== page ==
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Medical Manufacturer Wants Specialized Training in Ohio Schools

Cleveland is a health care town. Three of its largest employers are hospital systems, and those systems are supplied with trained healthcare workers who are often educated in Northeast Ohio colleges and universities.

But when it comes to filling slots in medical manufacturing, the representative of one local company says the lack of training in those schools could be hindering the region’s growth.

QED Research Center celebrated the opening of its newest manufacturing facility in Mayfield Village Wendesday, alongside Gov. John Kasich who helped in the ceremonial ribbon cutting. 

During his remarks, Kasich told the facility's workers that if someone asks them what they do, respond, "I'm saving lives," he said.

The center employs 160 workers whose education backgrounds range from high school diplomas to PhDs.

At the new facility, QED workers will research, build and test specialized radio frequency coils that are used in MRIs. Before, Research Center President John Patrick said the company relied on its partners, like Toshiba or Phillips, to test the products for them. Now, Patrick said, innovation can happen at a much more rapid pace.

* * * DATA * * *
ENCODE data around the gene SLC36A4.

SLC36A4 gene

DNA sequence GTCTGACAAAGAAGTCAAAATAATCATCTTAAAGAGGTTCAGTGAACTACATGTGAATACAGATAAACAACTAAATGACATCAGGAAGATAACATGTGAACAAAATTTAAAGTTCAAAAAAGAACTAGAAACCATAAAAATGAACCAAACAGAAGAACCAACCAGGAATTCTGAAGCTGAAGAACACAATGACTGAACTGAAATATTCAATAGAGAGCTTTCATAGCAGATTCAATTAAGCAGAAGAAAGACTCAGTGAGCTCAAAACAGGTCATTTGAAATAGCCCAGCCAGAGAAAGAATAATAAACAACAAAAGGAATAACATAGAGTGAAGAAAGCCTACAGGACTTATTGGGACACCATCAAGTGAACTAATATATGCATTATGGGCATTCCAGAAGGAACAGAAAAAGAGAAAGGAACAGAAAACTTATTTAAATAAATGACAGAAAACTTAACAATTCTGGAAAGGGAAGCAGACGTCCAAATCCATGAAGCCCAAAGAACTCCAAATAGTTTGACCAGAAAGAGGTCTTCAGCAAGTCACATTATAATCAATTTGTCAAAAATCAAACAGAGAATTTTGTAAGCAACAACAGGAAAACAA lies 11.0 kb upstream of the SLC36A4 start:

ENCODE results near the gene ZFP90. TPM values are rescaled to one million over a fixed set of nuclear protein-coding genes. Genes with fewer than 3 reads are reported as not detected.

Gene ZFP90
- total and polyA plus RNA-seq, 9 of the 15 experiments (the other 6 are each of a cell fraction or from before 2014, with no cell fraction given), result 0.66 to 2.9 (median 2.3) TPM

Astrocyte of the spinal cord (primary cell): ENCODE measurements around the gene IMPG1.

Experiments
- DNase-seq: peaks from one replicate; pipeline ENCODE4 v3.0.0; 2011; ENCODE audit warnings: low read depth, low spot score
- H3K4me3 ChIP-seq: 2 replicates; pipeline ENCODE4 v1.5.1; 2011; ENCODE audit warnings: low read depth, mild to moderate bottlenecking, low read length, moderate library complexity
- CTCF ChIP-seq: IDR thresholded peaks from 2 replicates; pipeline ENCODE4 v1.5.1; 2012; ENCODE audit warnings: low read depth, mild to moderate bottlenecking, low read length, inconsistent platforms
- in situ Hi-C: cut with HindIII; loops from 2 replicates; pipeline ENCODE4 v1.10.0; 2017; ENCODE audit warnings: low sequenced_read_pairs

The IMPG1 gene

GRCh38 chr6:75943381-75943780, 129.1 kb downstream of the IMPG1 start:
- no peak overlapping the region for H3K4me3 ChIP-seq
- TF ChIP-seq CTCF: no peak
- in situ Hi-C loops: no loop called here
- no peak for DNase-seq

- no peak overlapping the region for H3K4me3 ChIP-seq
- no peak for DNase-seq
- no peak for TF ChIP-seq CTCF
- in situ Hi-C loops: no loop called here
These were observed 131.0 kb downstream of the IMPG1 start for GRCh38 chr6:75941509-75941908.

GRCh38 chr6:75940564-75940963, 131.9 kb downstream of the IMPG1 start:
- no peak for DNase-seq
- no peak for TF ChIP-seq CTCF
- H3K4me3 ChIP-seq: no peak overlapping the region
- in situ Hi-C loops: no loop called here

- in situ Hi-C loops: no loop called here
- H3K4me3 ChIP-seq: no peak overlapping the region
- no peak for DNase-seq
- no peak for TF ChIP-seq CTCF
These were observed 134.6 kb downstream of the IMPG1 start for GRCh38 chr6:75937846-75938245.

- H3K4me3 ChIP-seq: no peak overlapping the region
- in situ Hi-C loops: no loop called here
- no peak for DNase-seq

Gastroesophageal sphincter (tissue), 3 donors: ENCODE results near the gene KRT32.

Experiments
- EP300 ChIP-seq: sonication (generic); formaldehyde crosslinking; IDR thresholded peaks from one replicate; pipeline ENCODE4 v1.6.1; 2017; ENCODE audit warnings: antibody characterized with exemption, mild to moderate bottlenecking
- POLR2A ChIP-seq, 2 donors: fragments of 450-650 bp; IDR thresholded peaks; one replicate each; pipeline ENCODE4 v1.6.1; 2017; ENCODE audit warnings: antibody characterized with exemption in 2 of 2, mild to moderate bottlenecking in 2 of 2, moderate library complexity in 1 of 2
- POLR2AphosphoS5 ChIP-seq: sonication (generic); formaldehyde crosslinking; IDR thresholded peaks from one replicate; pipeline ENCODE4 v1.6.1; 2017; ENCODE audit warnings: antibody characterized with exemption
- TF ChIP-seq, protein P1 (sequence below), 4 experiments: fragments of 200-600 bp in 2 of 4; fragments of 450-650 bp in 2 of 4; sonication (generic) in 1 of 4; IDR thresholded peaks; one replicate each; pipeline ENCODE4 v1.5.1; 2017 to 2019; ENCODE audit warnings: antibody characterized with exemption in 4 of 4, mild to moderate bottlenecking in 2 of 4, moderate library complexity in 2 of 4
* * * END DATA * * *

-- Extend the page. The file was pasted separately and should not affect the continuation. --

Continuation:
But the center's expansion in some areas has been slower than what Patrick said it could have been, and that is because of the workforce.

“We have had opportunities where we could have grown faster had we been able to acquire the talent more readily,” he said. 

Patrick said medical device manufacturing is a highly regulated industry and Northeast Ohio schools, so far, aren’t providing a workforce trained to immediately enter the field.

“[The colleges and universities] teach basic science, basic engineering traits, but that is only one small part of what you actually need to manufacture in this environment,” he said.

While QED celebrated an expansion Wednesday, Patrick said without a shift in educational training, those expansions will come more slowly in the future.

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